Pioneering Kidney Disease Treatment Leads to Improved Patient Outcomes
A pioneering drug for a rare kidney disease prevents organ failure and significantly improves the outcome for patients.
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Atypical Haemolytic Uraemic Syndrome (aHUS) is a genetic life-threatening condition caused by a defect in the immune system which leads to kidney failure.
Newcastle University carried out clinical trials into the drug, eculizumab, which eventually led to the NHS approving the treatment for use in patients from 2015.
Now, a study by Newcastle experts, published in Blood, revealed that eculizumab prevents 86% of patients going into kidney failure which highlights the importance of the use of the medication.
Professor David Kavanagh, from Newcastle University, who led the study, said: “Our study confirms the effectiveness of eculizumab in preventing kidney failure for those with aHUS.
“It further strengthens the importance of patients receiving early treatment as it’s lifesaving and helps significantly improve quality of life without the need for dialysis or a kidney transplant.
“Two decades ago, we began researching aHUS and it’s wonderful to see that our efforts have benefitted those with the illness with the NHS approving the drug all those years ago.”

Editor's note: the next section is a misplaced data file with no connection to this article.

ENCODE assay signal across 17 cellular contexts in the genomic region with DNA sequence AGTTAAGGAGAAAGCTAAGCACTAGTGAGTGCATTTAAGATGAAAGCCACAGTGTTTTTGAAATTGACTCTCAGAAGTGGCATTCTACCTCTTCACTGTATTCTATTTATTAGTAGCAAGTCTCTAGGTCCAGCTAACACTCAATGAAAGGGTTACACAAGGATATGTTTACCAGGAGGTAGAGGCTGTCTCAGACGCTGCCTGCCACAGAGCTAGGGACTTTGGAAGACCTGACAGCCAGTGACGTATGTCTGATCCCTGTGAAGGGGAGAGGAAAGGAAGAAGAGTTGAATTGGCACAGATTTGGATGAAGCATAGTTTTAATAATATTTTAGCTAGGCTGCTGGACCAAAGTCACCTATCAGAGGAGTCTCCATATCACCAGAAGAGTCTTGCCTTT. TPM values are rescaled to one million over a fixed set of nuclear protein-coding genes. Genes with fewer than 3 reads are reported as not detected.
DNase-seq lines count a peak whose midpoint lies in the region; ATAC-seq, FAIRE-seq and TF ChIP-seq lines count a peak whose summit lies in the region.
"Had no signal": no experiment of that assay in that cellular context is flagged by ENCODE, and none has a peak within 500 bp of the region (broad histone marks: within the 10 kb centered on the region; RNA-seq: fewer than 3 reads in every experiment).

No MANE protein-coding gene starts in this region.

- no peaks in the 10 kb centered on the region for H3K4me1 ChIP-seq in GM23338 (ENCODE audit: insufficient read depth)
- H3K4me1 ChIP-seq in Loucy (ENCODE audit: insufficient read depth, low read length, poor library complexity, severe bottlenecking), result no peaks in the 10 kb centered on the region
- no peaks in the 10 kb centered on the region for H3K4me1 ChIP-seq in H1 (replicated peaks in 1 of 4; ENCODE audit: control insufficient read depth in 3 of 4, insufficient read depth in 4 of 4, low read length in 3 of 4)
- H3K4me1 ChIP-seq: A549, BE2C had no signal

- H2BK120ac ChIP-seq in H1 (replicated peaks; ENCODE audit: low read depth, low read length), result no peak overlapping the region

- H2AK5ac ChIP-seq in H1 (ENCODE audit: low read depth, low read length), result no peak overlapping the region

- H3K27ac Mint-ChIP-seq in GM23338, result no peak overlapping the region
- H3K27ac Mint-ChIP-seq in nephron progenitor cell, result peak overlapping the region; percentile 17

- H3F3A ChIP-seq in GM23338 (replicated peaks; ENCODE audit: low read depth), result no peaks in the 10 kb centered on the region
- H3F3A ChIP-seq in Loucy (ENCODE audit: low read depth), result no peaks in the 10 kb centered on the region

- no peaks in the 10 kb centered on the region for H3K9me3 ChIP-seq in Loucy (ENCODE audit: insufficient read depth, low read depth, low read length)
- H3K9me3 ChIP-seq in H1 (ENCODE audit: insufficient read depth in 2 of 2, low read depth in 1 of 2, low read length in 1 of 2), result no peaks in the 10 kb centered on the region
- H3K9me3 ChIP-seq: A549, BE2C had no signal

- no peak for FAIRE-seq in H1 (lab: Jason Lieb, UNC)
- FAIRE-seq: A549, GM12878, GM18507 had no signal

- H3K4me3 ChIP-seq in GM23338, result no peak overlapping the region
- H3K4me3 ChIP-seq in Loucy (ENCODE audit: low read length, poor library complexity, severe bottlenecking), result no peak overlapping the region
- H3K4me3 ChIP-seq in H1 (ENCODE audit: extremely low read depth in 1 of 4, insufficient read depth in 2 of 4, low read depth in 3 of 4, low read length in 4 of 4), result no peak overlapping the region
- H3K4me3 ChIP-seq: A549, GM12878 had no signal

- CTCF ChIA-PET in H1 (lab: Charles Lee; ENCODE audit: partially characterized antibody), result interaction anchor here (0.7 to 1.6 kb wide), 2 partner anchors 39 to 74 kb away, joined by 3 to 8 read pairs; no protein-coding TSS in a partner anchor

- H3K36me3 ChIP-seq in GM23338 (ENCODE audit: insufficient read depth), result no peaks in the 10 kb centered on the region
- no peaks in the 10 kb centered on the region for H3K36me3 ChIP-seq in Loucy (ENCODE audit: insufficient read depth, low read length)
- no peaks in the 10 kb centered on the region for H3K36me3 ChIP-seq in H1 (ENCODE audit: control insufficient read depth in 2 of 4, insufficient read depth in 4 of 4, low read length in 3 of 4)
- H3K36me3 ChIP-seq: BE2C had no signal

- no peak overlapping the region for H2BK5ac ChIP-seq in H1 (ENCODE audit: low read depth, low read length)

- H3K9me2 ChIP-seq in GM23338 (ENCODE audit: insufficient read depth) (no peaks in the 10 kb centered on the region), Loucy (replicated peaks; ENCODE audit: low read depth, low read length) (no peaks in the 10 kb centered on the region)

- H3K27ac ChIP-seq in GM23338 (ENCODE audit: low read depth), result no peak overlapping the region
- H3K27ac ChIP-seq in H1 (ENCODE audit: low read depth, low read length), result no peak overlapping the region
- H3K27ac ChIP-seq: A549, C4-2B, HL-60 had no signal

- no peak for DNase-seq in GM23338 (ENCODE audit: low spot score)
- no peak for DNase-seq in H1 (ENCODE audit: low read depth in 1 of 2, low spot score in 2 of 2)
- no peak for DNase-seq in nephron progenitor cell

A total of 244 were given eculizumab and responded very well to the treatment. However, a small proportion did not with 14% of patients still requiring long-term dialysis.
For some of those who did not benefit, a new genetic cause for aHUS was identified which allowed the drug to be stopped to avoid the potential side effects of ineffective treatment.
Dr Vicky Brocklebank, from Newcastle University, said: “This study is a wonderful example of the benefits of close collaboration between patients, clinicians, researchers, and charities.
“Our pioneering research has allowed for genetically targeted treatments to improve patient outcomes and revolutionise the way the condition is managed.”
It is estimated that 20-30 new patients are diagnosed with the condition each year.
Eculizumab costs £328,000 per year per adult patient and is given intravenously every two weeks. It was recommended for use on the NHS by the National Institute for Health and Care Excellence (NICE) eight years ago.
When the drug was approved, NHS England commissioned the National Renal Complement Therapeutics Centre, a collaboration between Newcastle University and Newcastle upon Tyne Hospitals NHS Foundation Trust, to run the highly specialised aHUS service.
Professor James Palmer, National Medical Director for Specialised Services at NHS England, said: “These important findings provide renewed evidence that eculizumab is helping people to live longer without kidney failure, and could help enable doctors to identify those who are unlikely to benefit from the drug and could be spared the side effects.